Mastering the Art of Advanced Filtering on a Motorcycle

Advanced Filtering on a Motorcycle ERS Motorcycle Riders Hub

Mastering the Art of Advanced Filtering on Motorcycle

There’s an undeniable thrill that comes with riding a motorcycle. However, the thrill can quickly diminish when you find yourself stuck amidst a sea of cars during rush hour and traffic jams.

But as a motorcyclist, you have an advantage. You can use your size and agility to manoeuvre through congestion. Filtering on a motorcycle is straight forward but for new riders it can be daunting.

Advanced filtering on a motorcycle isn’t about moving through congestion at speed, it’s the skill of riding through the traffic safely and without elevated stress. It is a skill that grows with confidence and experience, that’s why there is a difference between a new rider and one who is seasoned and skilled.

Advanced motorcycle training is a must when it comes to developing the right skills and attitude. The advanced training will help develop slow control skills, vision and planning. Not to mention the thought process that allows you to abort when it doesn’t look right.

This strategic manoeuvre allows you to navigate through stationary or slow-moving traffic, essentially ‘filtering’ your way through the gaps that are there and the ones you can foresee with good vision and a well structured plan. 

However, it’s not as simple as it sounds. Filtering requires precision, well-informed judgement and a strong understanding of traffic rules and potential risks.

Understanding the Basics

Motorcycle filtering essentially involves moving through the gaps in stationary or slow-moving traffic. It is an intimidating experience for new riders but once you have gained enough experience and confidence, it becomes an easier proposition.

That said, it can still be a little bit daunting as the gaps narrow and increase as you ride through. One of the biggest challenges is reading what you think the traffic is going to do. They do not always do as you expect, so riding with the utmost caution is advised.

It’s a skill often deployed in heavy traffic conditions to reach a destination quicker and alleviate stopping frequently like the other traffic has to. 

It’s not about speed

However, it’s not about darting recklessly between cars. Rather, it’s a careful and calculated decision-making process that only comes with education, experience and practise.

At the heart of safe and successful motorcycle filtering is speed, or the lack of it. The throttle works both ways, an advanced rider will look, assess, decide and then act. Whereas an inexperienced rider will not see the pitfalls of their decisions until it is too late.

Remember, the goal is to bypass congestion, not to turn your journey into a high-speed chase. Nor is it about getting to your destination anxious, stressed and agitated by what you’ve just been through!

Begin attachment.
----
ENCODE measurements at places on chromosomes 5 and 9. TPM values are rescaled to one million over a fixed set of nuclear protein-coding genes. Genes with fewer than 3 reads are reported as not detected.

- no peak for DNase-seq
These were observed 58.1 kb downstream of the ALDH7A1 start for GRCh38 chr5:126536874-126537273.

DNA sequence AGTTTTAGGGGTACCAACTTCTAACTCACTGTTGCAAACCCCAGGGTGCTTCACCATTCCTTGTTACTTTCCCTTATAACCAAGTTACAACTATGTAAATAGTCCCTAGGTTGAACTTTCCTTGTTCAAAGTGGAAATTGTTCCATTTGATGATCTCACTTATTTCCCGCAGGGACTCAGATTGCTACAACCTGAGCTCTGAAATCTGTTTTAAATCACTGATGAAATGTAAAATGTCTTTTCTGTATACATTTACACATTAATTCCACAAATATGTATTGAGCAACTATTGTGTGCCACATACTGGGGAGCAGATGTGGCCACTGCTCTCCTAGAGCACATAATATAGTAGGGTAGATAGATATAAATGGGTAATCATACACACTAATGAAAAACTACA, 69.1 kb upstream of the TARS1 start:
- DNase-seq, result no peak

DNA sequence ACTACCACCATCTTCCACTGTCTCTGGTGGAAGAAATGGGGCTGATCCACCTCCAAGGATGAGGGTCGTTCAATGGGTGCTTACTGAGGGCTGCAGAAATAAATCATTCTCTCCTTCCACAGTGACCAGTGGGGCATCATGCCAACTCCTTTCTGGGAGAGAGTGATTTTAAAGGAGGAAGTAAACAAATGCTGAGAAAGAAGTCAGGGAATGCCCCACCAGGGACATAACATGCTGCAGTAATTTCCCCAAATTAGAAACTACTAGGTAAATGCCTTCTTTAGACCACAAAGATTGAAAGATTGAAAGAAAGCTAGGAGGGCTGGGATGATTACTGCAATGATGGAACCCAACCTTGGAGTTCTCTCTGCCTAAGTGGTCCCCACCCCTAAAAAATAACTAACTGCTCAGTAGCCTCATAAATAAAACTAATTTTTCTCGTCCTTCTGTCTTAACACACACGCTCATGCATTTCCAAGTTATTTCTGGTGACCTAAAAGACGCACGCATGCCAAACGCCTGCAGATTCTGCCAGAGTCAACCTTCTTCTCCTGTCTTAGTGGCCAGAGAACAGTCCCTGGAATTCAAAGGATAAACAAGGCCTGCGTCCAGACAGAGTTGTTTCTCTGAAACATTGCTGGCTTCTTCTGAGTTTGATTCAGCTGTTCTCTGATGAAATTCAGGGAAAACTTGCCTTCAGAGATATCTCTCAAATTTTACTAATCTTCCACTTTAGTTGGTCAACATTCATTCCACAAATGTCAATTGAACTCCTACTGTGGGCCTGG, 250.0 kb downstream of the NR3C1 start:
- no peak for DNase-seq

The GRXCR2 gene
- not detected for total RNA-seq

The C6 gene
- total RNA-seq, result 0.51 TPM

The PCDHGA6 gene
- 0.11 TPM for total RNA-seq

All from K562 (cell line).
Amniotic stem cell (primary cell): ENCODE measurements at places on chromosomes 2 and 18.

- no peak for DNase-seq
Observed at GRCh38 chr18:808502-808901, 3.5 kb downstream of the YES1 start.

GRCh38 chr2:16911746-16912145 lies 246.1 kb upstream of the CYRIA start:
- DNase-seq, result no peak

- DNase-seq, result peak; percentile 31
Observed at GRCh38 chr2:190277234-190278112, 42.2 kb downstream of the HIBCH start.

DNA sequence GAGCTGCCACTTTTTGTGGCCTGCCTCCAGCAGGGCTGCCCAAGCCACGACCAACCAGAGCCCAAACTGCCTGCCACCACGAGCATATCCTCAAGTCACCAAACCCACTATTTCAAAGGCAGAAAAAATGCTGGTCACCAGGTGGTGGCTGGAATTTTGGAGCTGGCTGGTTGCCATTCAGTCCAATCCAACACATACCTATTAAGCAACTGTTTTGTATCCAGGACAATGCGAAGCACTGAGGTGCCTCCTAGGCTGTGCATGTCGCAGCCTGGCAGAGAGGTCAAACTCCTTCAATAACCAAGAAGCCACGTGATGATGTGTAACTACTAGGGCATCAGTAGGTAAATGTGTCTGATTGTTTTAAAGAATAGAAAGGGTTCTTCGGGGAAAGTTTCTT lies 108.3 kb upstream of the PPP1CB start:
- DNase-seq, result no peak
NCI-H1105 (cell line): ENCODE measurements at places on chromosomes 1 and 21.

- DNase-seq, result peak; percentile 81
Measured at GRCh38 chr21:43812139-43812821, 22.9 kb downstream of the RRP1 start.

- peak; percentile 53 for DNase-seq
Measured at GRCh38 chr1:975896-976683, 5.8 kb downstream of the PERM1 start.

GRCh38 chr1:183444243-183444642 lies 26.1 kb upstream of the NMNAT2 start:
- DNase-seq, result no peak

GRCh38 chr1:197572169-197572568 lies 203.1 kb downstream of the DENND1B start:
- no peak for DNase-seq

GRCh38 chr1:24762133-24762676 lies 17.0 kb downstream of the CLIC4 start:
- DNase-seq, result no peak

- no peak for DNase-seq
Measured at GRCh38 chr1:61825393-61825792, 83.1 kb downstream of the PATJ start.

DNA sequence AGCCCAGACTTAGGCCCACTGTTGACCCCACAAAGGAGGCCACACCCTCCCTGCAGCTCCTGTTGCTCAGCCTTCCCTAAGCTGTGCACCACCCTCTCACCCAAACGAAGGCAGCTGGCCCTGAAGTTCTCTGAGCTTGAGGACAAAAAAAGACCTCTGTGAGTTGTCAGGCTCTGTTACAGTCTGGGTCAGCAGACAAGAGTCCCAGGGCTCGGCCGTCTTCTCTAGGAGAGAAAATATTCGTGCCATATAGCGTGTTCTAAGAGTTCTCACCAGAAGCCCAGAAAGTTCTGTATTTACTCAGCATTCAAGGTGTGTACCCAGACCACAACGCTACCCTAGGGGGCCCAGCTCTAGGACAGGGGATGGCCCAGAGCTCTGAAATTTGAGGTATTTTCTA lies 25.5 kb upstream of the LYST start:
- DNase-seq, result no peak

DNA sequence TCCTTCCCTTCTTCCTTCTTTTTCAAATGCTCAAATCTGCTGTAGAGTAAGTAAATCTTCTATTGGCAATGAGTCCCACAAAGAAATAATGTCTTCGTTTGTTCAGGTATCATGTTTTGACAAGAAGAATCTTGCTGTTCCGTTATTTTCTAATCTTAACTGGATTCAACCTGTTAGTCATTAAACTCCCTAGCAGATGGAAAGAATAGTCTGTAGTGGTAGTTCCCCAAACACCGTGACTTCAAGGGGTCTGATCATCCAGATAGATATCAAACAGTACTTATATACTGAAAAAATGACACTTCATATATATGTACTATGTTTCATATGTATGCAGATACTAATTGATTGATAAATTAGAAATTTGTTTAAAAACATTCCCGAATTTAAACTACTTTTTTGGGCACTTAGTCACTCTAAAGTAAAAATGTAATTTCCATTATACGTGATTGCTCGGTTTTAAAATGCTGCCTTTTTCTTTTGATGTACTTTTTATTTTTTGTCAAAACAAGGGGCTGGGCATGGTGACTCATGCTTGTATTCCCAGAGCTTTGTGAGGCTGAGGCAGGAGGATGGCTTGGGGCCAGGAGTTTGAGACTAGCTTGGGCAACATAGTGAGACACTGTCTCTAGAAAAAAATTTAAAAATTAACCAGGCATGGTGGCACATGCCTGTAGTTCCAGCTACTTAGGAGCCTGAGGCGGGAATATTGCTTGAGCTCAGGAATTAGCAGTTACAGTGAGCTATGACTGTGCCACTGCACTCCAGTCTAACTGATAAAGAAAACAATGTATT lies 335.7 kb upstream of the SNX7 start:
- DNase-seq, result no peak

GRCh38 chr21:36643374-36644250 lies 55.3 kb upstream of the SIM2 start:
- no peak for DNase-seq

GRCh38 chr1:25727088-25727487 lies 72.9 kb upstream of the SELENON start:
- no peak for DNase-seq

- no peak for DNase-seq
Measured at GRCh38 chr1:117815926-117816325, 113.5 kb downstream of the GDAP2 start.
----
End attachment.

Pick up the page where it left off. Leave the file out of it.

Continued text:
Slow means fast

The accepted safe speed for filtering is typically between 10-15 mph. It’s strongly advised not to exceed 10 mph faster than the moving traffic if you are filtering between two lines of traffic, this includes motorways if the vehicles are travelling the same way.

Speed plays a significant role in ensuring safety while filtering. If you are going too fast and the gaps suddenly close in front of you, you must be able to react. If you are going too quickly, there is no escape route and you are at high risk.

The faster you go, the less time you have to react to unexpected hazards or changes in the traffic situation. If you are riding slowly, you will be able to see what is going on and you can react in good time. You can also sound your horn to warn others of your presence. 

The Hare and the Tortoise

There is a story about the hare and the tortoise, you all know the outcome of that. If you ride quickly and rush, you will probably have to keep stopping because of the traffic flow. Also your inability to react to the prevailing conditions will prevent the flow.

Advanced filtering on a motorcycle is not much different to this story. The slower you go, the quicker you get there. This is not because you are riding slowly but because you can take gaps that appear through planning and awareness. Your movement is slow and meaningful and your vision means you are able to really understand what is happening ahead of you.

Transitioning to Filtering Expert

As with any skill, practice makes perfect. As you gain more experience and confidence on the road, you can begin to engage in more complex filtering scenarios.

The key to success is training with a qualified professional or expert. Just because someone has been riding a long time does not mean they are good at this skill. Many riders take too many risks, filter too quickly and have nothing in reserve to make any changes to developing hazards.

Higher level filtering can include tight spaces in very heavy traffic and on motorways too. Tackling congested roundabouts while filtering or manoeuvring through the bustling city centre traffic can be a challenge but having the ability to use good foresight will help. Being experienced and calm will really help you make good safe decisions.

It Can be a Slow Progression